By THERESA DAVIS
As a Caucasian parent of children of color, my parenting is on a whole different level. Haircare has changed for me – no more just washing, combing, done. Black history is so much more than just the work of Martin Luther King Jr. My family has become very aware of the eurocentrism in our school curriculum and how little it goes into how black culture has enriched America’s culture as a whole.
As a white person, I have no idea what it is like to be out in public and fearful of someone calling the police on me, or being followed around a store like a thief simply because of the color of my skin.
I find the experience of parenting children of color to be enriching, enlightening and eye-opening. Our family has been “woke” since our children walked through our doors.
There is a uniqueness to our circumstance. Racism and white privilege for us is like changing clothes. Sometimes the racism can be subtle, just like a general feeling of being unwelcome in an environment. Other times it’s more blatant, like being called nasty names when our child is having a public tantrum. When the kids aren’t with me, I feel the white privilege turn back on. It’s an interesting yet unwelcome experience that I could do without.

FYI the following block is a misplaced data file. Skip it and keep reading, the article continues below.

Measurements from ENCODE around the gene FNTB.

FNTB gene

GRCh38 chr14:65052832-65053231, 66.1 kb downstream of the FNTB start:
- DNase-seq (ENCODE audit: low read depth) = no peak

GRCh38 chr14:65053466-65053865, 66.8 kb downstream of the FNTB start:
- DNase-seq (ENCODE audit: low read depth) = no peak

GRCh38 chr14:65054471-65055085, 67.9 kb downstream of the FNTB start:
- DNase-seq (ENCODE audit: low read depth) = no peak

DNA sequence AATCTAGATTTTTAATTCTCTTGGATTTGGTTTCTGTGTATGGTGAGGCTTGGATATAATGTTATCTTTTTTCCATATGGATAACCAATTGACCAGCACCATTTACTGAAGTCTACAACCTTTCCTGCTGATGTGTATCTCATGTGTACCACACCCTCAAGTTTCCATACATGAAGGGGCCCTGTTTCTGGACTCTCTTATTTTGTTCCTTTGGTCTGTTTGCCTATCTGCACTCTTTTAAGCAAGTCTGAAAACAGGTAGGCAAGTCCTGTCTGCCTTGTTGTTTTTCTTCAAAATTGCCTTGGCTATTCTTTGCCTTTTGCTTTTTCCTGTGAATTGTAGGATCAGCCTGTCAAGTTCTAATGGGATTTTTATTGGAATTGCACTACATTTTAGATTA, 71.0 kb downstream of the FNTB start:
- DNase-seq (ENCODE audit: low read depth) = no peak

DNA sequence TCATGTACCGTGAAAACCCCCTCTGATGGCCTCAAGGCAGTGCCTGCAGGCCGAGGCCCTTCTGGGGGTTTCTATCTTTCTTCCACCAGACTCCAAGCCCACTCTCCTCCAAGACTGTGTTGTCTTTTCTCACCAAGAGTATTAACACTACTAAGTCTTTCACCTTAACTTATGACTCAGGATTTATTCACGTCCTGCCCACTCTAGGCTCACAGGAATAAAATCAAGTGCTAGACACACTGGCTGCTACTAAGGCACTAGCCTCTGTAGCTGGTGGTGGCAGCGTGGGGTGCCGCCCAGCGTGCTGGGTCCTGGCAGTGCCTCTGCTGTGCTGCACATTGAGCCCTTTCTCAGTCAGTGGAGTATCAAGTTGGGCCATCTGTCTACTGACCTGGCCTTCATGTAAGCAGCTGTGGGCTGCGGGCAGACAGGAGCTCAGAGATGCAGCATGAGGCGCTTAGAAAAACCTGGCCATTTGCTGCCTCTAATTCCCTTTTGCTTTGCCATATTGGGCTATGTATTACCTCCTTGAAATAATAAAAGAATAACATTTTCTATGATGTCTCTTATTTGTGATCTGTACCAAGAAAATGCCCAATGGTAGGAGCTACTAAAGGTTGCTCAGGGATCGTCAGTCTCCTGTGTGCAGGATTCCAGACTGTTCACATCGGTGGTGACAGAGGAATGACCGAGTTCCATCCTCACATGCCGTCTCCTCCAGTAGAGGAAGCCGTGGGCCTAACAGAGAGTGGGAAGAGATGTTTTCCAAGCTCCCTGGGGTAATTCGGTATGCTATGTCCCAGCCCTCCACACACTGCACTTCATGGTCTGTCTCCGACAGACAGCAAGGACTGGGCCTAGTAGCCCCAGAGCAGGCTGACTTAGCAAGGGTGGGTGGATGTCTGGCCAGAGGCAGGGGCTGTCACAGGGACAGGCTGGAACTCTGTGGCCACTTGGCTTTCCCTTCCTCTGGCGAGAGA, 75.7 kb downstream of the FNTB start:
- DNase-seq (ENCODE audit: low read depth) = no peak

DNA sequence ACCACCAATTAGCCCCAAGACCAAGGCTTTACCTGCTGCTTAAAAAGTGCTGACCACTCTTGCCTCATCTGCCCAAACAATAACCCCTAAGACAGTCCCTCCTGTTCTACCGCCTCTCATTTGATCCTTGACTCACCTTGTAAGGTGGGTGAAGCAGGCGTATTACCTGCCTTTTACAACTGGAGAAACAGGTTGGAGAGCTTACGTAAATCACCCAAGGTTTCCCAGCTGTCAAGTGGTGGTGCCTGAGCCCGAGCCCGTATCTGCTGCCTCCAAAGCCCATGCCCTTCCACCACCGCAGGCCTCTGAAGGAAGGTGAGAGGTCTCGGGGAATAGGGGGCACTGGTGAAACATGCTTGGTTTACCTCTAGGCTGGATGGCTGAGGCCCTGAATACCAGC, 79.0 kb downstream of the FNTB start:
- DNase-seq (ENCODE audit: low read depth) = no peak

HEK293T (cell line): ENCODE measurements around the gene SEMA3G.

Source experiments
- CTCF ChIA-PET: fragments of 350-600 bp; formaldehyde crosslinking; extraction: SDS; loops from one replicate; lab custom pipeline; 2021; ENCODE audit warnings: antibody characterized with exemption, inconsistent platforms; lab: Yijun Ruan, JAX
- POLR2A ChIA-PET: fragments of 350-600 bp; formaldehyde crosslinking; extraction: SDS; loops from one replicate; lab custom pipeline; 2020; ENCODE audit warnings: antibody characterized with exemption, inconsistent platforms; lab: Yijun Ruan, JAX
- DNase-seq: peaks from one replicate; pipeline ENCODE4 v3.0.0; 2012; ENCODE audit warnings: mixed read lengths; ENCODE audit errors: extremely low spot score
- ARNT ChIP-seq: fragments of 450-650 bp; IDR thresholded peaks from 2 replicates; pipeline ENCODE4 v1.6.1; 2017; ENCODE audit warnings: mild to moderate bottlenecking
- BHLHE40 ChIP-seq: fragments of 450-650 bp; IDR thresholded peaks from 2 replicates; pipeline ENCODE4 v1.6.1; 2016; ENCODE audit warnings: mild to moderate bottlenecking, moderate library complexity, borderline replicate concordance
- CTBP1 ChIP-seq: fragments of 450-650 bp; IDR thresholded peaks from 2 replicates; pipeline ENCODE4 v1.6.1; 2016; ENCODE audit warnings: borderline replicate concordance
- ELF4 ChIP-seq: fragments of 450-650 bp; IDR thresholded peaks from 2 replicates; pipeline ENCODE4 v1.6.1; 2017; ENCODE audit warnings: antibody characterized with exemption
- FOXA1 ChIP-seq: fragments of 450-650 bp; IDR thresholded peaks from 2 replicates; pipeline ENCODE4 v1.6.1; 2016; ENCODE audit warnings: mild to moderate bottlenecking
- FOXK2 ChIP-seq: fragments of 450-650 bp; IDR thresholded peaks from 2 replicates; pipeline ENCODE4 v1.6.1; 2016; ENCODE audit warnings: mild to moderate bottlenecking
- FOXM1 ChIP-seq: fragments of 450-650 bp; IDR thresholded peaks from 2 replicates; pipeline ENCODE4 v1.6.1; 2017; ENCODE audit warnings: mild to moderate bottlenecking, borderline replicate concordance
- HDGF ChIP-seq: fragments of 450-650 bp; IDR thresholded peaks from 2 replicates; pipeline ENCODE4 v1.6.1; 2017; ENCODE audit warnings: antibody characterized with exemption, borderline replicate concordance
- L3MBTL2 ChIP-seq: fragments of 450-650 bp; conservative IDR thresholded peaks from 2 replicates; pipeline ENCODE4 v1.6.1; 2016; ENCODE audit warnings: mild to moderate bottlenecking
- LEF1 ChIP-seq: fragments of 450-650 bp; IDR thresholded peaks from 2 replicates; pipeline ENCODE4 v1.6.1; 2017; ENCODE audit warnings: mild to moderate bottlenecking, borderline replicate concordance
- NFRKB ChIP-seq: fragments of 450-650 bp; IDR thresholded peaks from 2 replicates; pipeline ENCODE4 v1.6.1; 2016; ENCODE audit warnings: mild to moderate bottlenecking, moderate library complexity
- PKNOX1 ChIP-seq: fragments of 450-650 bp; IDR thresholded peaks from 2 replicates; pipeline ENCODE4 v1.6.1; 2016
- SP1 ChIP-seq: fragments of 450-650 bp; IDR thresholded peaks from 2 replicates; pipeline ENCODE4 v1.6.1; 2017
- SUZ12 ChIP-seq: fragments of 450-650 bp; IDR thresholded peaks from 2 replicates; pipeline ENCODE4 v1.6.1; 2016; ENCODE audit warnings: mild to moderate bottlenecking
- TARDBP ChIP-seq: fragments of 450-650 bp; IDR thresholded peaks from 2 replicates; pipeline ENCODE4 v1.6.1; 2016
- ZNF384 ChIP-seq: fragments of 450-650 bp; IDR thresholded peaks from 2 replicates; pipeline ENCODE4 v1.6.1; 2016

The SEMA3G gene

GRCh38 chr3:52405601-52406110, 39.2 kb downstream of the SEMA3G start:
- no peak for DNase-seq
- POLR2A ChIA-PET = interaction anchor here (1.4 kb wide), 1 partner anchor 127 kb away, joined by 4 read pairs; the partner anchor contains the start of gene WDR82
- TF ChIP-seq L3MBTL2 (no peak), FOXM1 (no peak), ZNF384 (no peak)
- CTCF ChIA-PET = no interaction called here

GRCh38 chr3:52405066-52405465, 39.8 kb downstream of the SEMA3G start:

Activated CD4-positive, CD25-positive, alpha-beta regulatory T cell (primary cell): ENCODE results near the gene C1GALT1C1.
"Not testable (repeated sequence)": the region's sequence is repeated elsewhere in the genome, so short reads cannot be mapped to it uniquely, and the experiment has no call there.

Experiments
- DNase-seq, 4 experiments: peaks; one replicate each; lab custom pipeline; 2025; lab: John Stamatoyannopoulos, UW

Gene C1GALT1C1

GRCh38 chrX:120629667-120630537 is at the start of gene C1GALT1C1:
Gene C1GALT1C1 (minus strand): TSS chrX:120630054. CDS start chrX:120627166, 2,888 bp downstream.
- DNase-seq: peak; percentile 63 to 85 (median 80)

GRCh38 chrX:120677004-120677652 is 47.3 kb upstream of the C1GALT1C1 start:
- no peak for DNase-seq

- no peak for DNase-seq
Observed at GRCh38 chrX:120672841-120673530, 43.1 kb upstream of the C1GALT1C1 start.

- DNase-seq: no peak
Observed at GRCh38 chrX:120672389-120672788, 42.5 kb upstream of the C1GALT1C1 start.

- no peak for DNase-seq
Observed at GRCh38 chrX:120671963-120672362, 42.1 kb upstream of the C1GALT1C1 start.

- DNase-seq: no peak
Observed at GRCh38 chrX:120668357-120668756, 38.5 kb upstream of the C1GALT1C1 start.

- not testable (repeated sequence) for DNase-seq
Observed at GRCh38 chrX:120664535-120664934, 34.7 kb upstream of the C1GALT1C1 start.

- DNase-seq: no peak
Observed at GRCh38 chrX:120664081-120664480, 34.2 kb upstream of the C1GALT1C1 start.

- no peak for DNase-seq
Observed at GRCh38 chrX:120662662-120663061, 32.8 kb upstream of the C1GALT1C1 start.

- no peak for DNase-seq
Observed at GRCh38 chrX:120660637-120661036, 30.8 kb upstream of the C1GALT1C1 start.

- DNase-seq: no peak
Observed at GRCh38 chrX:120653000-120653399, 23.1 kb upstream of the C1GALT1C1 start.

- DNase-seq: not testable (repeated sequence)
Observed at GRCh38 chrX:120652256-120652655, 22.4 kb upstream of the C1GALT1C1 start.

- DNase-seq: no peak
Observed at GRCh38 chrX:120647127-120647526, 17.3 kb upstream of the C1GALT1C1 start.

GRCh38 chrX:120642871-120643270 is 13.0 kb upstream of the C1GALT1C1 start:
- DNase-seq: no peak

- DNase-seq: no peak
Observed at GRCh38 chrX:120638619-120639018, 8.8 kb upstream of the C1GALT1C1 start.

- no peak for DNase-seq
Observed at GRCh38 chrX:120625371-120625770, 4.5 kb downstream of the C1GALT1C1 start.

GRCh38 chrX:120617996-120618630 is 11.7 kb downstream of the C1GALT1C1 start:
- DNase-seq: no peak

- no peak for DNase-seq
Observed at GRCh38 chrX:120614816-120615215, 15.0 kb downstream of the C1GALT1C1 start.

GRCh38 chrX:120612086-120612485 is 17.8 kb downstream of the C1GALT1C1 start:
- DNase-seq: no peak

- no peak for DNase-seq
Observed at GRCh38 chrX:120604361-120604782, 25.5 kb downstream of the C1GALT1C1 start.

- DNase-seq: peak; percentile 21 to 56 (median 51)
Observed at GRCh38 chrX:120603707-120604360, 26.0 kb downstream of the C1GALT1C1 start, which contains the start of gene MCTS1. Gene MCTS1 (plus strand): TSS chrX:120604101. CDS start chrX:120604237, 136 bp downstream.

Parents of children of color things have to say things to their children that one would never say to a white child, such as “Some people may not like you because of your color, and because of that you need to be more careful.” No parent should have to tell their child these things, and no child should have to hear it.
As Caucasians, parenting a child of color is like wandering through unchartered territory. There are many twists and turns, hostility and kindness. It’s mostly on-the-job training, but the enrichment and education we get is well worth it.
Theresa Davis is a former early childhood educator and has worked in childcare centers for more than 15 years. She is also an adoptive mother, living and taking care of her family in the Capital District.